According to the present invention, there is provided an optical modulation system adapted to gradational display using a display panel having a memory effect, particularly a ferroelectric liquid crystal display panel. When a polarity inversion is effected for each horizontal scanning period or for each vertical scanning period, DC components are effectively cancelled. Particularly, when the polarity inversion is effected for each horizontal scanning period, each pixel or electrode is supplied with an average DC component which can be much smaller than that obtained in a mode wherein the polarity inversion is effected for each frame or vertical scanning period, and high-speed writing can also be accomplished.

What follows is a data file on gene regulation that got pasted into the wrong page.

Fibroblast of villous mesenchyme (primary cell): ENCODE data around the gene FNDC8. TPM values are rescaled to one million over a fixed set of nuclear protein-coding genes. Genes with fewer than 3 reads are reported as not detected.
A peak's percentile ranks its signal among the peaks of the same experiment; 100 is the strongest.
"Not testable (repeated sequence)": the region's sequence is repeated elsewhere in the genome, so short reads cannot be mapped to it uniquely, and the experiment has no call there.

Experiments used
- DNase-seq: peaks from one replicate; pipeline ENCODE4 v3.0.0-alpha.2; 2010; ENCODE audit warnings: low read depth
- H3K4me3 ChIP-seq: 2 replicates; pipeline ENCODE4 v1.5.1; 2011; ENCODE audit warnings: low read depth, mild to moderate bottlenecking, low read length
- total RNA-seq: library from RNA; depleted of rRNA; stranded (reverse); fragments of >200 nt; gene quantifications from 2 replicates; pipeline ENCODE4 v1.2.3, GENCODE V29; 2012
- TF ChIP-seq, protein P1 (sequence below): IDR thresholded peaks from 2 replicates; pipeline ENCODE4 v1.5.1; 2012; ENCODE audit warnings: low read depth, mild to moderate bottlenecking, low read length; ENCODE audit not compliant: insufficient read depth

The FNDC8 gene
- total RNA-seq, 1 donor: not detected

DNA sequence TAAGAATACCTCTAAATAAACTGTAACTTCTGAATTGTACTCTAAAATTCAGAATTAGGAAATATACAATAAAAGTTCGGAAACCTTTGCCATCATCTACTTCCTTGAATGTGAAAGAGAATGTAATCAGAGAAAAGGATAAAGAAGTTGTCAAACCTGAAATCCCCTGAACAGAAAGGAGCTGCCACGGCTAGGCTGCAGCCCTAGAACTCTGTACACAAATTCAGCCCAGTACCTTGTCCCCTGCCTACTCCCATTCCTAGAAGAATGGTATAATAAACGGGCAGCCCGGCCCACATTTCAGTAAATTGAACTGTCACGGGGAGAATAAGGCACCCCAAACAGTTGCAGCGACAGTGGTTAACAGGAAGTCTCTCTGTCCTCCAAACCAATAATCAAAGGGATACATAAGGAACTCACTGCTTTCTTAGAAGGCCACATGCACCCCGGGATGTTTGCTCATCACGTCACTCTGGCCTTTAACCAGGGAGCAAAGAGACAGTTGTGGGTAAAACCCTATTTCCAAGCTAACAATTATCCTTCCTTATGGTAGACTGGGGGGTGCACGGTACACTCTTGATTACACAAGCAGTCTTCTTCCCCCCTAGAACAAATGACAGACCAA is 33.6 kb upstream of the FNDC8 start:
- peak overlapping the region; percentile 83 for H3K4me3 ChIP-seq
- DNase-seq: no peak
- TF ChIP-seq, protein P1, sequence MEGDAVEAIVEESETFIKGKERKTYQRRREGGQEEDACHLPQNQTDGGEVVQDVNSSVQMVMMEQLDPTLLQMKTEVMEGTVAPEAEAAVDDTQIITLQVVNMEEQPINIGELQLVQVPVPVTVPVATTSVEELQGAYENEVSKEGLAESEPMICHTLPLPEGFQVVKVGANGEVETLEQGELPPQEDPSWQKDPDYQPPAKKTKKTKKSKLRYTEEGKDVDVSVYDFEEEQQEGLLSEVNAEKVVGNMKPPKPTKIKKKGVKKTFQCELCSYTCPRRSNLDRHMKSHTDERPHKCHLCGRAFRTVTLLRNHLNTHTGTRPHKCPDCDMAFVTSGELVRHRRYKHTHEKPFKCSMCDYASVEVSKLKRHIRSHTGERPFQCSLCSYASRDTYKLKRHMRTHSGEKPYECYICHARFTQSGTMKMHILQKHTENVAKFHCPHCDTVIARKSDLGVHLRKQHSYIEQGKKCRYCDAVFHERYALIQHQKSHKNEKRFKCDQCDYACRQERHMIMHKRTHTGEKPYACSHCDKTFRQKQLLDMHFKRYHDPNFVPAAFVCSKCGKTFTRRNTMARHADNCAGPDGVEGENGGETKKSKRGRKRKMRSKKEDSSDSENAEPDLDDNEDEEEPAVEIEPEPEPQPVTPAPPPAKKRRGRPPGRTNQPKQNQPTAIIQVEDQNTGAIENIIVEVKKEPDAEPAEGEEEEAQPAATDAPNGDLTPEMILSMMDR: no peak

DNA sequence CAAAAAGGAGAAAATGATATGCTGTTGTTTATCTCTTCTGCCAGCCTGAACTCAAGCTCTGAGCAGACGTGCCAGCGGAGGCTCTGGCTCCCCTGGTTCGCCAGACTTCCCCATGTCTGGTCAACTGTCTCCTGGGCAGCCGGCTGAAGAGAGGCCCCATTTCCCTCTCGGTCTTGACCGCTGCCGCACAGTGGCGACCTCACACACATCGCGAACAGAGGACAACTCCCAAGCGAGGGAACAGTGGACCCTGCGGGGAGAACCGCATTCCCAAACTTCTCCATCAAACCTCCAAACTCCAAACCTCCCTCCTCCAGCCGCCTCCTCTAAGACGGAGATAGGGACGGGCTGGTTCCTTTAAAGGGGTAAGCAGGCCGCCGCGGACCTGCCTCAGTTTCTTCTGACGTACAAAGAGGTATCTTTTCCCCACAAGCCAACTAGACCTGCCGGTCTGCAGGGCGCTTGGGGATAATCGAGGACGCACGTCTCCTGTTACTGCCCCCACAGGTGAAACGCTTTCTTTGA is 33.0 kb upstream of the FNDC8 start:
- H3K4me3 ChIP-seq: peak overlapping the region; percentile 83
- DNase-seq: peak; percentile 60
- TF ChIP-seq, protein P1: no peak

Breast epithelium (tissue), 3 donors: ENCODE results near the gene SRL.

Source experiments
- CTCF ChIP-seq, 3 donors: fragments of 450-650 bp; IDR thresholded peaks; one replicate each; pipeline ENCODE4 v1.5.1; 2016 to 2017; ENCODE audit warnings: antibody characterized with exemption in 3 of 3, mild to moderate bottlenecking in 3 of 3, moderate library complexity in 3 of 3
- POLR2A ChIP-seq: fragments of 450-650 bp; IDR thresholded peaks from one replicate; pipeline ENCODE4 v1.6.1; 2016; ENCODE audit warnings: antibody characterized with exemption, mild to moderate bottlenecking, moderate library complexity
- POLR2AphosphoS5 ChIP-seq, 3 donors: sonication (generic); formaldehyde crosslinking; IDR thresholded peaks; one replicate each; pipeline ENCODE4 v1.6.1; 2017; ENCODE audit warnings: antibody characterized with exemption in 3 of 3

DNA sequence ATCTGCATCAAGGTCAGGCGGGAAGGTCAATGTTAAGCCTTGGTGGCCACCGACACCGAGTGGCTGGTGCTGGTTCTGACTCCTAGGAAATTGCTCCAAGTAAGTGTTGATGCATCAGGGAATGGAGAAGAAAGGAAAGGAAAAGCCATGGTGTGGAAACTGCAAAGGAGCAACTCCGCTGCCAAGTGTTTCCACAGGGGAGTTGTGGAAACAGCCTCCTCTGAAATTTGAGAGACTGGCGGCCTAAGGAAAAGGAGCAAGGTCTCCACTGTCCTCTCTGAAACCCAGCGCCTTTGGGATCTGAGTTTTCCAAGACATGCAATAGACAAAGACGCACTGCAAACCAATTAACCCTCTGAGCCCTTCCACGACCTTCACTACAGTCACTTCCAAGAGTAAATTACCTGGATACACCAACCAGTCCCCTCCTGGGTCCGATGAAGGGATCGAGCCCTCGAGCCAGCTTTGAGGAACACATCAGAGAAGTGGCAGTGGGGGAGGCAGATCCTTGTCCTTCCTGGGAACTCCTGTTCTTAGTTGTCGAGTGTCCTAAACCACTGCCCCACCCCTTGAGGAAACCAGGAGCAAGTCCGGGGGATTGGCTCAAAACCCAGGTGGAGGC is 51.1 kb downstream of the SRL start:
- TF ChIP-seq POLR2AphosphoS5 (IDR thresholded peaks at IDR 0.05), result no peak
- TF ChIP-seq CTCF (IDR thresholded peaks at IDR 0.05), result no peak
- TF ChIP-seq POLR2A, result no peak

Claims (47)

What is claimed is:
1. An optical modulation device, comprising:
a first conductor film electrically connected to first voltage-application means and second voltage application means, and a second conductor film disposed opposite to the first conductor film;
an optical modulation material disposed between the first and second conductor films; and
driving means for:
(a) setting the first voltage-application means at a first reference potential and supplying the second voltage-application means with a first voltage of one polarity relative to the first reference potential to furnish the first conductor film with a first potential gradient;
(b) supplying the second conductor film with a first voltage of the other polarity relative to the first reference potential in phase with the first voltage of one polarity;